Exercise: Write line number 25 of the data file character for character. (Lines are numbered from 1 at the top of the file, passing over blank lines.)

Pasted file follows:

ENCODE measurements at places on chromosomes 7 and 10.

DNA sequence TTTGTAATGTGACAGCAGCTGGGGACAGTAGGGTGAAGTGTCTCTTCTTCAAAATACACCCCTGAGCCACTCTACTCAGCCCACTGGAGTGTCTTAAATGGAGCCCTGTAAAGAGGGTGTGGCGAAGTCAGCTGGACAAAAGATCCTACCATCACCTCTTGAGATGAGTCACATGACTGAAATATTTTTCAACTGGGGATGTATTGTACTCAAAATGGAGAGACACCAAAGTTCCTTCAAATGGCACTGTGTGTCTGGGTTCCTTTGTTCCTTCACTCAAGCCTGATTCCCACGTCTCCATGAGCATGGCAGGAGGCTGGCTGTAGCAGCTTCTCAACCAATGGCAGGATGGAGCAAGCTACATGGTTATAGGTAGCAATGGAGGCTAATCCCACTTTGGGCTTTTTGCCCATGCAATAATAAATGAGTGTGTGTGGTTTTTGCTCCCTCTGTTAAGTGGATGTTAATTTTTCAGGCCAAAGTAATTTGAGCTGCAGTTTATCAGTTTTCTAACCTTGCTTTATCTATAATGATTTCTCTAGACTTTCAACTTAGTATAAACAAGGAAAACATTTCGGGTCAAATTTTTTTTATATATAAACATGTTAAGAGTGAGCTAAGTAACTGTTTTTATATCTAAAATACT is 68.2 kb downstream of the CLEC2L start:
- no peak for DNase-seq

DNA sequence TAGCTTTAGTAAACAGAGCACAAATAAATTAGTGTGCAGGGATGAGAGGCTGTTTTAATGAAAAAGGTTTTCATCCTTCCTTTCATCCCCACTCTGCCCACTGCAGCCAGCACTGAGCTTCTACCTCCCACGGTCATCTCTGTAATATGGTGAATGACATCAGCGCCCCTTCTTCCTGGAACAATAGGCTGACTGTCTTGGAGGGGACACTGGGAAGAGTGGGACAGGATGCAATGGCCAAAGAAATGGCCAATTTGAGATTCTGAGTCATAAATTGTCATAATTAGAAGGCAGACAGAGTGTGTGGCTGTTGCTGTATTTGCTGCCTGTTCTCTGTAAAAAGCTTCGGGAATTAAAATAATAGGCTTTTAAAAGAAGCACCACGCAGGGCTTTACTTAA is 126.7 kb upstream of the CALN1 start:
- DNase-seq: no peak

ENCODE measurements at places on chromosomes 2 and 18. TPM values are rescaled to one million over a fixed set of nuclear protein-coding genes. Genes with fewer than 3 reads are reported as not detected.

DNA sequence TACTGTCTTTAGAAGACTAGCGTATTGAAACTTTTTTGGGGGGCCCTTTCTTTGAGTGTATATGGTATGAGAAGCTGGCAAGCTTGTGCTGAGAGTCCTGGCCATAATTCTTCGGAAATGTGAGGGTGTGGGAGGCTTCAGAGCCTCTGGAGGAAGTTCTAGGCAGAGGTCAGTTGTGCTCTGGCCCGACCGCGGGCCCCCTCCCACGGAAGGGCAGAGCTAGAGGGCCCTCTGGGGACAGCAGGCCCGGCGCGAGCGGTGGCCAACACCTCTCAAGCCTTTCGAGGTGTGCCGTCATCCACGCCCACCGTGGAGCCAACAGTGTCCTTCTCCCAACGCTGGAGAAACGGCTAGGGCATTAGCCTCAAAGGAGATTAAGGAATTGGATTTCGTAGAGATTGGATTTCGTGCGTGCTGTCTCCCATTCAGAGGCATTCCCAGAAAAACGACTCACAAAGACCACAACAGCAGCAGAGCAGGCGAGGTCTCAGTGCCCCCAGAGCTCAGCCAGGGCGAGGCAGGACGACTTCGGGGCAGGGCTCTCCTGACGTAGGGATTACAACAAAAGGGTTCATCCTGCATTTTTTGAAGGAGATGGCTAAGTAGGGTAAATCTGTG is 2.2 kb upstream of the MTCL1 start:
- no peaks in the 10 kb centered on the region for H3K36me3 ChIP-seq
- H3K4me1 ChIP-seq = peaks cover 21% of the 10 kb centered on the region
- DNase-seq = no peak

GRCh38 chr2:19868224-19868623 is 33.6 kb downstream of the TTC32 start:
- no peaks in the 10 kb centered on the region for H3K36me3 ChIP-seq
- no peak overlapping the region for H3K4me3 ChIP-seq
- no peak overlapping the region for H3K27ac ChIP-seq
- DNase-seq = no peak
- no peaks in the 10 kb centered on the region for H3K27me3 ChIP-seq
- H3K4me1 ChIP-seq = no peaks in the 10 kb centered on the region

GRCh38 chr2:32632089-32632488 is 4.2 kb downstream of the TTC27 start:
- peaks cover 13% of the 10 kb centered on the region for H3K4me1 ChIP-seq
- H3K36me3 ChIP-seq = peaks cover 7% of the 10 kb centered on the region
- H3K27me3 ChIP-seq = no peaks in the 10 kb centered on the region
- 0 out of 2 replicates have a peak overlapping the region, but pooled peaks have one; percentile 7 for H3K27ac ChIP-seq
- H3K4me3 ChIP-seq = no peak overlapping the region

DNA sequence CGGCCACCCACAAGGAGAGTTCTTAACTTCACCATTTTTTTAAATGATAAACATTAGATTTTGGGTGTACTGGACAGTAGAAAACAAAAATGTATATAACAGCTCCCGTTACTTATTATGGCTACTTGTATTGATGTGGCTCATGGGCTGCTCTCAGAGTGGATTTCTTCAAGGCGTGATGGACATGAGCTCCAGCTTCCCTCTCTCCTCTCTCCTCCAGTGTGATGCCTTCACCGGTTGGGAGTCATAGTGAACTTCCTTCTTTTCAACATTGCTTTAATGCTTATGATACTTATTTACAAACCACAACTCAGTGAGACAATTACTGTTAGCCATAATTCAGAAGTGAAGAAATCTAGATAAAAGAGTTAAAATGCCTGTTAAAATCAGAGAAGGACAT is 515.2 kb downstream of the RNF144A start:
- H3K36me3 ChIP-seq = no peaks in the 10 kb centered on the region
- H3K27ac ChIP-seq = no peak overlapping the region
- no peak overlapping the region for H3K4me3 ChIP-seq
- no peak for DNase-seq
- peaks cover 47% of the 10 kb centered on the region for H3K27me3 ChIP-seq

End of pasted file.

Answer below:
- H3K36me3 ChIP-seq = no peaks in the 10 kb centered on the region